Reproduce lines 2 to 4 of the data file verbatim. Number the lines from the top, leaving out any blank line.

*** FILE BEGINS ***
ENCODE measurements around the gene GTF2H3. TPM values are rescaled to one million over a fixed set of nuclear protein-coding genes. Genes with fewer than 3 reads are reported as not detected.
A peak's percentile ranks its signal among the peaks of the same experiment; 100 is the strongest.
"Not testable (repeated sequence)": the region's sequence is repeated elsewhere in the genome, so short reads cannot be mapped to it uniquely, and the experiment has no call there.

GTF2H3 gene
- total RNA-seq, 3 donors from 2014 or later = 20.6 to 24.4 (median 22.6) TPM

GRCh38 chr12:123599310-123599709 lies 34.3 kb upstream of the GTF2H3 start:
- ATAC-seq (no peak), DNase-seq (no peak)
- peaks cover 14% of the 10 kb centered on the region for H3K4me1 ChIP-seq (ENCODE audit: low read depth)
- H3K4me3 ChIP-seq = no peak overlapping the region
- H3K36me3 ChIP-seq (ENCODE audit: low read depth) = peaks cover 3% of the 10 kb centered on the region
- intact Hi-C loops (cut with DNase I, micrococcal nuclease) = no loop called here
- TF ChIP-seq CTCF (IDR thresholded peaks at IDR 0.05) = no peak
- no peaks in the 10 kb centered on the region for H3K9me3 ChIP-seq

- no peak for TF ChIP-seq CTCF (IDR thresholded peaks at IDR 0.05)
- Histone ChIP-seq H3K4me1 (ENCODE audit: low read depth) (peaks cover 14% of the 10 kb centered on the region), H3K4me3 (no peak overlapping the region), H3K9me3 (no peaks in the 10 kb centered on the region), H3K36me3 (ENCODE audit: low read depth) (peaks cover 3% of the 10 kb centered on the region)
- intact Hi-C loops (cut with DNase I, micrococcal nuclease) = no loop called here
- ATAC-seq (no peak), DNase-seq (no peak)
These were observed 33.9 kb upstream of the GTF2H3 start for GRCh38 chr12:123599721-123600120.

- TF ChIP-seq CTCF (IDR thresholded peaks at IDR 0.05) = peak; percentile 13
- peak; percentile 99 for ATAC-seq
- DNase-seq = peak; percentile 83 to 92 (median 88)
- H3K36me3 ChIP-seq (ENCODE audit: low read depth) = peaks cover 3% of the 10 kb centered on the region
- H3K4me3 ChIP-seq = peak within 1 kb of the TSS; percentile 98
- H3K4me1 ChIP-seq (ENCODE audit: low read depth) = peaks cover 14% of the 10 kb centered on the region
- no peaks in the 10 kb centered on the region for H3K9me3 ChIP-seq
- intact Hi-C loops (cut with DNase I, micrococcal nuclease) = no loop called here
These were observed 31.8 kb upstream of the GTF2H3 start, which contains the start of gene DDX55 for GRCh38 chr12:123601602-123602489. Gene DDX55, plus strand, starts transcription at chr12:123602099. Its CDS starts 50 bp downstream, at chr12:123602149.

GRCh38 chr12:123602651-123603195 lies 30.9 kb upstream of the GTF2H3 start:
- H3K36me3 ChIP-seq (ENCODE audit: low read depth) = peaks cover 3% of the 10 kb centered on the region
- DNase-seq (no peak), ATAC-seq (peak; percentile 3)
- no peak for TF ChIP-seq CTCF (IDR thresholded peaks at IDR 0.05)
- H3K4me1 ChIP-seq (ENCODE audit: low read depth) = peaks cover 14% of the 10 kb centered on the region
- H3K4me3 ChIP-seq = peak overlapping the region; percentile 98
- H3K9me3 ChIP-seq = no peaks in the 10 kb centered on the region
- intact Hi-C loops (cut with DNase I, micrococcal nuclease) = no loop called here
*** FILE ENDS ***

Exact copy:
A peak's percentile ranks its signal among the peaks of the same experiment; 100 is the strongest.
"Not testable (repeated sequence)": the region's sequence is repeated elsewhere in the genome, so short reads cannot be mapped to it uniquely, and the experiment has no call there.

GTF2H3 gene